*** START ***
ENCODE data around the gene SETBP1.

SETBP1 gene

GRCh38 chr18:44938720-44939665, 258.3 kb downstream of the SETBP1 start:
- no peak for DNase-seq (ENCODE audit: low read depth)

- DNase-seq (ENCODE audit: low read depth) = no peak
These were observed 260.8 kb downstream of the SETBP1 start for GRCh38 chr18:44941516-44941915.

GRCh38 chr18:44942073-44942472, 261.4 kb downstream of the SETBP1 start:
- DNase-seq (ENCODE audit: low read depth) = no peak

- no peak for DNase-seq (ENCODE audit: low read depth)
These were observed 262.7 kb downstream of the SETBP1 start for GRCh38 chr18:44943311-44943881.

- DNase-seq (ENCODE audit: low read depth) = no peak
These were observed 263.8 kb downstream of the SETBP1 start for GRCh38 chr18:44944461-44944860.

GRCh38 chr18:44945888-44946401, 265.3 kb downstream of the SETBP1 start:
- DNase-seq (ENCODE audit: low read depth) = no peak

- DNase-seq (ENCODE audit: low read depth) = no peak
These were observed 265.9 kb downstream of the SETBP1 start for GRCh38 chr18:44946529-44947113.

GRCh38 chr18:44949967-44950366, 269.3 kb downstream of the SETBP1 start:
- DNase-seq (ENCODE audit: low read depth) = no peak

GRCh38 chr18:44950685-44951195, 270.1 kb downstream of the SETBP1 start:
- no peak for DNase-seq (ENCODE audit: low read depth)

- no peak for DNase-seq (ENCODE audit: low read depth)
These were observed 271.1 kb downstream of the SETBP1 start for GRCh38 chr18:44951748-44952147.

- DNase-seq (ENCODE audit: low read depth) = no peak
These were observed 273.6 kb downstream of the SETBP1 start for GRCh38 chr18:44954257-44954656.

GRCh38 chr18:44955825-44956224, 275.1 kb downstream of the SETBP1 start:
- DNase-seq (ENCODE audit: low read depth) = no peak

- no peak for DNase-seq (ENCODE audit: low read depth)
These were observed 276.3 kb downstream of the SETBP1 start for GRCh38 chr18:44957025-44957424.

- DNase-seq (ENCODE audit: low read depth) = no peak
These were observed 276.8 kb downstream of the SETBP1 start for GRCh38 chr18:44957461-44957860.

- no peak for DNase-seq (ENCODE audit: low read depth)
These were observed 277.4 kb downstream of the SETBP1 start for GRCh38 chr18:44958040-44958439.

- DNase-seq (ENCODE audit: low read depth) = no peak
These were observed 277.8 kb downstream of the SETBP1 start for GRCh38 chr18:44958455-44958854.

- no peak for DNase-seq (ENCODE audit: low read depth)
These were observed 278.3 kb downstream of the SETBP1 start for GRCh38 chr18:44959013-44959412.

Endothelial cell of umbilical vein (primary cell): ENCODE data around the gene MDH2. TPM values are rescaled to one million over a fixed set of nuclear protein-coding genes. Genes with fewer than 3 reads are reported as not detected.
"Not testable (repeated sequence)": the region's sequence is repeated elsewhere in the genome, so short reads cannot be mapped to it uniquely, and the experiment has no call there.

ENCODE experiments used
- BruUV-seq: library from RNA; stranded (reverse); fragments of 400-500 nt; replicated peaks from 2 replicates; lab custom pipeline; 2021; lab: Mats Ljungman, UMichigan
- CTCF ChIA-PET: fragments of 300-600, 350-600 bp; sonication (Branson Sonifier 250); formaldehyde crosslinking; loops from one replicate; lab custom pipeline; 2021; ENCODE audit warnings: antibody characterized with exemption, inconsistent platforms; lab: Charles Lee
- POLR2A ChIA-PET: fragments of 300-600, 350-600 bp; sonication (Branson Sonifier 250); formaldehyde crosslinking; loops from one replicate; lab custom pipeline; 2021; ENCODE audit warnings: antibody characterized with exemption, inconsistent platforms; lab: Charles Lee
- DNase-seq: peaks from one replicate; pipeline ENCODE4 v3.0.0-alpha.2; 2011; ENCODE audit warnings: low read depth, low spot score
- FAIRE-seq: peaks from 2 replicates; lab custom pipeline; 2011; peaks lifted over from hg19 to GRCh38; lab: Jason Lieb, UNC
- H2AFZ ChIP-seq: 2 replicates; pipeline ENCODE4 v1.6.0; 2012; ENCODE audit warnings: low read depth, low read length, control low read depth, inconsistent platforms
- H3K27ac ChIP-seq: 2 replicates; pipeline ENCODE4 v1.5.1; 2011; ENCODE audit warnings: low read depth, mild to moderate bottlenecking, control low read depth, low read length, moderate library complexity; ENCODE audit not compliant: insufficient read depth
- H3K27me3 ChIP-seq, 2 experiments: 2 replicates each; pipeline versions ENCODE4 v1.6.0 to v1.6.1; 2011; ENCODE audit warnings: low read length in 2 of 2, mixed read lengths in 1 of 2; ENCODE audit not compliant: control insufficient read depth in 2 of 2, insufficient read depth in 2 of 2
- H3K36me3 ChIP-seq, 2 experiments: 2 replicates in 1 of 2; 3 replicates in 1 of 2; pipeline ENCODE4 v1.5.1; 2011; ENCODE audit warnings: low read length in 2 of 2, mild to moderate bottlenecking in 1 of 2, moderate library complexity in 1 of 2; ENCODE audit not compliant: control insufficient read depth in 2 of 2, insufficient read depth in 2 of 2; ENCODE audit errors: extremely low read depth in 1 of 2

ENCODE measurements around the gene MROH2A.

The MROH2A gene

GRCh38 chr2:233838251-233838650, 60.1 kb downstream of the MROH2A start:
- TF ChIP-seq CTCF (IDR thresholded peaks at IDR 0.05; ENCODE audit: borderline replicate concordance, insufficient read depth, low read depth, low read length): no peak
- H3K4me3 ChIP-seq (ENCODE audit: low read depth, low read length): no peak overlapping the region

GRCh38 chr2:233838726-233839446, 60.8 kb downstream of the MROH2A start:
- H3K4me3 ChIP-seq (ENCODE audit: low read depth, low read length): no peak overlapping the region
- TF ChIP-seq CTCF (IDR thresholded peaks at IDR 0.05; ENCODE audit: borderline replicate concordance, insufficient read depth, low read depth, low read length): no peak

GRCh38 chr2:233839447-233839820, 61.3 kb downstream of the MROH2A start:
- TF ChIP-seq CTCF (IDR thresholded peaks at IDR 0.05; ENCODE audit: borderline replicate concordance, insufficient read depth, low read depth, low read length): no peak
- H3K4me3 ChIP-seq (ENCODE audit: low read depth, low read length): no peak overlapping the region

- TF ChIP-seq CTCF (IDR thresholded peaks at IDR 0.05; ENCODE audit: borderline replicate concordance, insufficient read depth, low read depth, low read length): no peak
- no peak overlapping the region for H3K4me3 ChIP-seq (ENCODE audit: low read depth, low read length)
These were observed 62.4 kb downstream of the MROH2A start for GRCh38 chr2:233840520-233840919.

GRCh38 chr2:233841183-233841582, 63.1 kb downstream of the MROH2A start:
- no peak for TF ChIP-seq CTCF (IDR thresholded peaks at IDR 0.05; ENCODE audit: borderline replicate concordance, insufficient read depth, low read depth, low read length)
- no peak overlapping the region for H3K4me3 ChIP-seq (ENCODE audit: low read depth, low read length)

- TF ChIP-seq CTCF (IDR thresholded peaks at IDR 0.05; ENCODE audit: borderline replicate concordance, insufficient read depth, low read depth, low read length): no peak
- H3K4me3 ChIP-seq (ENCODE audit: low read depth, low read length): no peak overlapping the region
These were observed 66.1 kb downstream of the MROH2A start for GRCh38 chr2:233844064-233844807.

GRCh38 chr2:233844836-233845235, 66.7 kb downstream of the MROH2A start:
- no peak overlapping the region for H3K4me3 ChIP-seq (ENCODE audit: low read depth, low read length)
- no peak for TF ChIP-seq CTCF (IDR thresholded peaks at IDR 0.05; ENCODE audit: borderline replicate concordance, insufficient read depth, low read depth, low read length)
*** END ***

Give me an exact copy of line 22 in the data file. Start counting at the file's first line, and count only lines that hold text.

These were observed 271.1 kb downstream of the SETBP1 start for GRCh38 chr18:44951748-44952147.